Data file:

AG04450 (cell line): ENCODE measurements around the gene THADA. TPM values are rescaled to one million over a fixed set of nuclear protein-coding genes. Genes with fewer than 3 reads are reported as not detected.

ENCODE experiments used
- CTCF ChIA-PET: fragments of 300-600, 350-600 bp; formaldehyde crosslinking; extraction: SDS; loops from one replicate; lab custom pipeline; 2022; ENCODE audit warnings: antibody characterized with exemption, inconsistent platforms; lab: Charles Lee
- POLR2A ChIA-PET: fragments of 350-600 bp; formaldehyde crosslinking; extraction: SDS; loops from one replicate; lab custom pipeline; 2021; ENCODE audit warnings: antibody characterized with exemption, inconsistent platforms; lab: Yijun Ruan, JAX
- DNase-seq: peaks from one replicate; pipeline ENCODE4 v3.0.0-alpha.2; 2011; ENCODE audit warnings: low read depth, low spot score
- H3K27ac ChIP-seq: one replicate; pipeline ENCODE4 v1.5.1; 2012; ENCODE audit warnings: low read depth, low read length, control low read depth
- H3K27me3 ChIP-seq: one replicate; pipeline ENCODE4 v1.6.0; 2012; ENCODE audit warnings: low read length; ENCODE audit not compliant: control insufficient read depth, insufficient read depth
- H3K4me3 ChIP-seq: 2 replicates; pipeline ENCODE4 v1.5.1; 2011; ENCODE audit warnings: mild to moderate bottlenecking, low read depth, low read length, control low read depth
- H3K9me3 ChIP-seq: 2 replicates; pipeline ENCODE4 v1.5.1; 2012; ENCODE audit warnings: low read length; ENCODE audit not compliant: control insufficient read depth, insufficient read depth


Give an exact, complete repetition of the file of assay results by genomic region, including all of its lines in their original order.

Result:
AG04450 (cell line): ENCODE measurements around the gene THADA. TPM values are rescaled to one million over a fixed set of nuclear protein-coding genes. Genes with fewer than 3 reads are reported as not detected.

ENCODE experiments used
- CTCF ChIA-PET: fragments of 300-600, 350-600 bp; formaldehyde crosslinking; extraction: SDS; loops from one replicate; lab custom pipeline; 2022; ENCODE audit warnings: antibody characterized with exemption, inconsistent platforms; lab: Charles Lee
- POLR2A ChIA-PET: fragments of 350-600 bp; formaldehyde crosslinking; extraction: SDS; loops from one replicate; lab custom pipeline; 2021; ENCODE audit warnings: antibody characterized with exemption, inconsistent platforms; lab: Yijun Ruan, JAX
- DNase-seq: peaks from one replicate; pipeline ENCODE4 v3.0.0-alpha.2; 2011; ENCODE audit warnings: low read depth, low spot score
- H3K27ac ChIP-seq: one replicate; pipeline ENCODE4 v1.5.1; 2012; ENCODE audit warnings: low read depth, low read length, control low read depth
- H3K27me3 ChIP-seq: one replicate; pipeline ENCODE4 v1.6.0; 2012; ENCODE audit warnings: low read length; ENCODE audit not compliant: control insufficient read depth, insufficient read depth
- H3K4me3 ChIP-seq: 2 replicates; pipeline ENCODE4 v1.5.1; 2011; ENCODE audit warnings: mild to moderate bottlenecking, low read depth, low read length, control low read depth
- H3K9me3 ChIP-seq: 2 replicates; pipeline ENCODE4 v1.5.1; 2012; ENCODE audit warnings: low read length; ENCODE audit not compliant: control insufficient read depth, insufficient read depth